Data storage covers the implementation and maintenance of the physical hardware or cloud-based infrastructure you use to collect, store, and manage your data, such as servers, data management platforms, data warehouses, and data lakes. Data integration practices ensure raw data is organized and maintained in a structured form in a database.

Essentially, you use data storage to implement your data architecture and data integration to implement your data models.

Data quality and security

Data quality looks after the information you're capturing, storing, and distributing to ensure it's complete and up to date. It helps prevent problems like duplicate records, inconsistent versions, missing information, and corrupt data.

Data security deals with the protection of your data through encryption and other methods. Its purpose is to ensure your organization's information is only accessible to authorized users and to prevent issues like losing data through unintended moving or deletion.

Data analysis

Data analytics often forms the endpoint for the information that went through your data management process. It's where the data gets mined for its golden by data scientists in the form of business intelligence and insights to inform and enable things like decision-making, personalization, marketing campaigns, and intelligent customer support.

Five tips for improving your data management

To expand your collection of data management best practices right away, add these five tips.

Make a plan and keep documenting changes

To extract business value from your data, you need to plan your data management activities. In our guide for CDP success, we've outlined an approach you can use to plan why and how your organization will manage its data:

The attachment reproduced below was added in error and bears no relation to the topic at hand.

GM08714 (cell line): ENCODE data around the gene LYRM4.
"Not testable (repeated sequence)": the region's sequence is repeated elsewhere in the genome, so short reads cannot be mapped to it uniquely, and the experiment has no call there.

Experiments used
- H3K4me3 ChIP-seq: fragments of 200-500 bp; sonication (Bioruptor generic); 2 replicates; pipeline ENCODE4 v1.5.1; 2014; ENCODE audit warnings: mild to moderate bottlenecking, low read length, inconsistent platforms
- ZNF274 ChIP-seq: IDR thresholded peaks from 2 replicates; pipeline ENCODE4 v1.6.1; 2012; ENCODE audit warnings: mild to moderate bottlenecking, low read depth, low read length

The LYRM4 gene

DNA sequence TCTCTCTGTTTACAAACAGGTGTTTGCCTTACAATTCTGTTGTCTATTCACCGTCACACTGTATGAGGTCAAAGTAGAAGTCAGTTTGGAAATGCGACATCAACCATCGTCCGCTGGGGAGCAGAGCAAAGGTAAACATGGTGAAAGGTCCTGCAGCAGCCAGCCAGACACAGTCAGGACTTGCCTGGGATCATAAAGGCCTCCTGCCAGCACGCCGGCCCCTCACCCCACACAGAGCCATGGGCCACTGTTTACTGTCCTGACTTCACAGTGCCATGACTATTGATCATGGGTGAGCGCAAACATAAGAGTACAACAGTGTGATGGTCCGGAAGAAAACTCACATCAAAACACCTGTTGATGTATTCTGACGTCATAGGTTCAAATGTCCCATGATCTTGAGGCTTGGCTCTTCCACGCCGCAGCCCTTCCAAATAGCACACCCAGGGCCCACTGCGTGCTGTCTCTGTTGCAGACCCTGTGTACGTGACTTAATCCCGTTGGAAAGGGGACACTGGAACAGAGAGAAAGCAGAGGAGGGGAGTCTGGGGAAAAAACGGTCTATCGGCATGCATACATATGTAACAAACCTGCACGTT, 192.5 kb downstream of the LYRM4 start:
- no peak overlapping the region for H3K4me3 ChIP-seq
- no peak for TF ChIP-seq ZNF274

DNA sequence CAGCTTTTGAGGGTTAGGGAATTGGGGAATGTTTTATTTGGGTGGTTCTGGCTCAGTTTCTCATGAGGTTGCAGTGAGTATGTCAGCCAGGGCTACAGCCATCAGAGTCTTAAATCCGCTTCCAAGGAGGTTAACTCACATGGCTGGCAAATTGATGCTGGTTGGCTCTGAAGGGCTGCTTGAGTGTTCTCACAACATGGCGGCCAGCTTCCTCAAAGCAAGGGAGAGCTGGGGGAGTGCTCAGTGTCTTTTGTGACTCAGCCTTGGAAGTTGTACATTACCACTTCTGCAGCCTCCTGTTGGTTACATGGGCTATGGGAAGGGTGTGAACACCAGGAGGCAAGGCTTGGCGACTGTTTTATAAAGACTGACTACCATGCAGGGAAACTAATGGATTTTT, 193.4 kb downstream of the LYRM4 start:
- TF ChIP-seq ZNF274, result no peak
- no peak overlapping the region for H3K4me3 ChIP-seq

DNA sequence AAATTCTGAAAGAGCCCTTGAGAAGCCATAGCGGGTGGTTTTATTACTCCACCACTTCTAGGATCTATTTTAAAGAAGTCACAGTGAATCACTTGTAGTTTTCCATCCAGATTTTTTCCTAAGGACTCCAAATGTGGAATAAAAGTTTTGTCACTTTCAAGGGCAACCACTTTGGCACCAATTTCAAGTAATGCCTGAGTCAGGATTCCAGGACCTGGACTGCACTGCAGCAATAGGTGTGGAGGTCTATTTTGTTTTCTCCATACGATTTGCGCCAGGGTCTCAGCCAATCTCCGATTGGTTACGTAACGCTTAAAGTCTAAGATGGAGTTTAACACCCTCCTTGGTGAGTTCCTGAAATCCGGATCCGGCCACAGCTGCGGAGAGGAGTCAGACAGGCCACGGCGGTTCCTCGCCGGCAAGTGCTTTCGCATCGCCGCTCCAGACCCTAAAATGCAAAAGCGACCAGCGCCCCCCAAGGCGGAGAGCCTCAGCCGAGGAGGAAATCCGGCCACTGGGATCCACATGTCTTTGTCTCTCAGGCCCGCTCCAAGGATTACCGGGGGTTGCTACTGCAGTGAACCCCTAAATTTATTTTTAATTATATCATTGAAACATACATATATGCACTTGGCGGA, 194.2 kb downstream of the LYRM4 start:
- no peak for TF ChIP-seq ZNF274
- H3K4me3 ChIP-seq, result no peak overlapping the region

1. Envision the outcome. Form a clear picture of what you want to achieve with data in your organization.

  2. Map out the requirements. Make an overview of the business and technical requirements for your data, and connect those to the desired outcomes.

  3. Create focus with the CDP Value Generation model. The Value Generation Model helps you map use cases for your data to outcomes, stakeholders, and KPIs.

These three steps can form the basis for documenting the more detailed policies and processes of your data governance. You'll want to store these documents in a central knowledge management system, where they're easily accessible to the entire organization using a tool like Confluence or Notion, for example. You'll also need to define procedures for keeping the information up to date since people and their knowledge might leave the organization, and your data management needs will undoubtedly evolve.

Create a data culture by training your people